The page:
And in reality, if your periods are heavy like Nikki’s then you’re going to need to take a supplement. I recommend a prenatal for women experiencing heavy periods because it contains a higher amount of iron, along with B12, B6, and folate to support healthy blood cells. No, prenatals are not just for women wanting to become pregnant and they definitely won’t cause you to get pregnant. Setting the record straight here.

How do you know if you have heavy bleeding?

  • Your period that lasts longer than seven days.
  • You’re changing a pad or large/super tampon every hour for three or more hours in a single day.
  • You’re changing a full menstrual cup three times in a day.
  • You need to double up on menstrual products to control your flow.
  • You’re waking to change menstrual products during the night.
  • Your period flow stops you from being able to go about your day or prevents you from participating in activities
  • You see blood clots that are larger than the size of a quarter.

For reference, the average woman has a period about 4 to 5 days. If you’re 3, 6, or 7 that doesn’t mean there is anything wrong with you. But if you’re 7+ days and most days are heavier than not then it is time for lab testing. Keep reading!

What Causes Heavy Periods?

Yeah, like how did this party get started in the first place?

Yes, iron deficiency can cause heavy periods and heavy periods can cause iron deficiency. This can make it tricky to understand which came first. Let’s explore some of the common reasons women develop heavy periods that can lead to iron deficiency anemia.

Hormone Imbalance and Heavy Periods

For Nikki, her periods problems began with breast tendeneress, irritability, and mild cramping before her period. These signs of PMS were pointing towards estrogen dominance. She shared that over time her period became increasingly heavy. “It seemed like each month I was bleeding more and more until it was completely unmanageable.”

While we very much needed to adress Nikki’s anemia, we also need to correct her hormone imbalance.

to get your FREE hormone starter kit with 7 day meal plan and recipe guide to start balancing your hormones!

Copper IUD Birth Control

It is well understood the copper IUD can lead to heavy and painful periods. If you’ve had a copper IUD placed this may be the root cause of your increased menstruation and can lead to anemia.

Read more about IUD side effects.

Fibroids or Polyps

Fibroids and uterine polyps can lead to increased blood flow during menses.


Endometriosis can also be a cause of heavy periods with significant pain. Learn more about how to manage endometriosis naturally.


Inadequate thyroid hormone can lead to long and irregular periods. You can read more about symptoms of hypothyroidism.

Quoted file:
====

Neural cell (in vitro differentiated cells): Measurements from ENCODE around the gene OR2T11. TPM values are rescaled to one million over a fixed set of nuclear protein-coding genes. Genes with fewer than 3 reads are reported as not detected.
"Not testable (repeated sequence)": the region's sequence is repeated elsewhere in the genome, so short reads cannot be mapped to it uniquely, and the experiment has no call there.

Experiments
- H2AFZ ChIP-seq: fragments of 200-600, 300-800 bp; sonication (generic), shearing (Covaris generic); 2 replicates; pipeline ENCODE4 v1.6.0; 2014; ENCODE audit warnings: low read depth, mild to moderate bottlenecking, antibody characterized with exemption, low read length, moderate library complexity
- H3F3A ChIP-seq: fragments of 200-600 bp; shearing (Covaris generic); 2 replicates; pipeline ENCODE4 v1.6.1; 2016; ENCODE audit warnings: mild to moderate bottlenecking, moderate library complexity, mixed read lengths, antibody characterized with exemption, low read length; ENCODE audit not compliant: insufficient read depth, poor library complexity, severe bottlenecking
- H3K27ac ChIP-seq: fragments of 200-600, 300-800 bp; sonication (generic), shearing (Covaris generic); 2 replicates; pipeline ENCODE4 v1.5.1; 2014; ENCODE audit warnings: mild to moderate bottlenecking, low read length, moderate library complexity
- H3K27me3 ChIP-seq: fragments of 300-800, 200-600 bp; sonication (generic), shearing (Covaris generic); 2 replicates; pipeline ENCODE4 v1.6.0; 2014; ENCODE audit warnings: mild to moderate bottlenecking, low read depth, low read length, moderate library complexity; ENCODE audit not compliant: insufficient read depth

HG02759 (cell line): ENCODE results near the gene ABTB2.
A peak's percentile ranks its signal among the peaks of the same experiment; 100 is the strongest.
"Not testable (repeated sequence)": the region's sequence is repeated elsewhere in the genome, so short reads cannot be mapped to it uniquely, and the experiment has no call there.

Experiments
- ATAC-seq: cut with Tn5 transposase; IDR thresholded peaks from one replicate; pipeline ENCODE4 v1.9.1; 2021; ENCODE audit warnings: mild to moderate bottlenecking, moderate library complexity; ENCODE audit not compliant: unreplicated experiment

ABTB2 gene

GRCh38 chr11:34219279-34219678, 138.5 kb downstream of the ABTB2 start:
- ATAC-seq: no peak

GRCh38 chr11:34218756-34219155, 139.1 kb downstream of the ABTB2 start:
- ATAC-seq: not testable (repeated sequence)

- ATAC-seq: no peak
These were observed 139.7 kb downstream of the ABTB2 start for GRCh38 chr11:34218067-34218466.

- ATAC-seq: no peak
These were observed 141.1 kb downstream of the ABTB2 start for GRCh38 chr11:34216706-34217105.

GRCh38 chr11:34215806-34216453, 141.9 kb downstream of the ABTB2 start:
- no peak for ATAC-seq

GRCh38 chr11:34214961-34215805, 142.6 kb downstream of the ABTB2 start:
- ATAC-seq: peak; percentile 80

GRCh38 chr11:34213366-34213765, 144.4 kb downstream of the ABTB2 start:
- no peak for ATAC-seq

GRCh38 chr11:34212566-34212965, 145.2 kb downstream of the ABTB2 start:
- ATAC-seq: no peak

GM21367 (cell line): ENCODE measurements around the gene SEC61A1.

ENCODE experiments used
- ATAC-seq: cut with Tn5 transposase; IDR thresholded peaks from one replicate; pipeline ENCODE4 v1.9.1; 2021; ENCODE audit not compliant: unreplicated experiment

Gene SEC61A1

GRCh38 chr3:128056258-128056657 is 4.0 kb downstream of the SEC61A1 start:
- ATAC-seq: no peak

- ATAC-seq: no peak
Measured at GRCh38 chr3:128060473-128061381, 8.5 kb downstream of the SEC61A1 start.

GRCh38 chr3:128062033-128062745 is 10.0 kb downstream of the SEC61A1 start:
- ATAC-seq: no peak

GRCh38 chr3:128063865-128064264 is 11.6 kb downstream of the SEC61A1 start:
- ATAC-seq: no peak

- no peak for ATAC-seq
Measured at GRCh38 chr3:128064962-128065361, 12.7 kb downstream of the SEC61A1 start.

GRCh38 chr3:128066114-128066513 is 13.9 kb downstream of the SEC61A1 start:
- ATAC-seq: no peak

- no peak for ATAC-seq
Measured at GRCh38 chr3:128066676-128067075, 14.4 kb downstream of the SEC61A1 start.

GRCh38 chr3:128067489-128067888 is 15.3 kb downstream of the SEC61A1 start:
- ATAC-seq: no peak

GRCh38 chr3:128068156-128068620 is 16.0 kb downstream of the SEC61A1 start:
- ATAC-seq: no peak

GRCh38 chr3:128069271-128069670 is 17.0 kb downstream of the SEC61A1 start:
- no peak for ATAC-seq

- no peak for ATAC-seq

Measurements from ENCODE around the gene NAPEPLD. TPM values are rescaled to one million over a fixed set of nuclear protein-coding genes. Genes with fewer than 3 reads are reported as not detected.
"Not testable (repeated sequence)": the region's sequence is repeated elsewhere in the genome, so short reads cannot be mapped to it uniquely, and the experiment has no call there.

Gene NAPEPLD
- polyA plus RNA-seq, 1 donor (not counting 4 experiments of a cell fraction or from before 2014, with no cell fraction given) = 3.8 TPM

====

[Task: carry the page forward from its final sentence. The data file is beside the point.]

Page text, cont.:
Genetic Disorder

A more rare cause of heavy periods are genetic disorders. This should be investigated if your doctor is unable to identify the root cause. This can be bleeding disorders, like platelet function disorder or Von Willebrand disease.

This can also be from non-bleeding disorders like pelvic inflammatory disease or liver, kidney, or thyroid disease. Intestinal disorders can also impact the hormonal imbalance, which can lead to heavy bleeding.


Women on blood thinners, like aspirin or warfarin, may also have increased bleeding during their periods.

Do You Have Iron Deficiency Anemia?

If your periods are feeling ridiculously heavy, you were nodding your head as you read the list of menorrhagia symptoms or you suspect you may have iron deficiency, it’s time to investigate the cause with lab testing.

Complete Blood Count (CBC)

This is the first line testing for screening iron deficiency anemia.

A CBC will look at your red blood cells, hemoglobin, hematocrit, white blood cells and platelets. A low hemoglobin and hematocrit and small red blood cells indicate iron deficiency anemia.

This test is typically run as part of an annual exam. If not, ask your doctor. And if you have symptoms, definitely get this checked. It can tell you a lot about your current state of health.

Your red blood cells (RBCs) are made in your bone marrow and contain the oxygen transporting molecule hemoglobin. If your RBCs are low you are either losing them like cray (ie bleeding), you’re destroying them (more rare than a heavy period, but warrants investigation), or you are not making enough.

Hematocrit tells us how much of your blood is made up of RBCs. Low hematocrit means low RBCs… and anemia.

Nikki’s red blood cells were small and CBC was clear that she was in need of iron.


Ferritin is the storage form of iron. Red blood cells are like your checking account spending iron and your ferritin is the savings account storing it for you to draw from later. Your ferritin levels can help determine how depleted your iron levels truly are.

This is also how your body protects you when infections strike. You see, pathogenic (disease causing) organisms use iron to wreak havoc in your body. When your body detects and infection it grabs all your usable iron and drives it into the storage form. Phew! You’re safe. Oh, but dang. You can’t use your iron now.

If you have chronic infections then you may be showing symptoms of being chronically low in iron.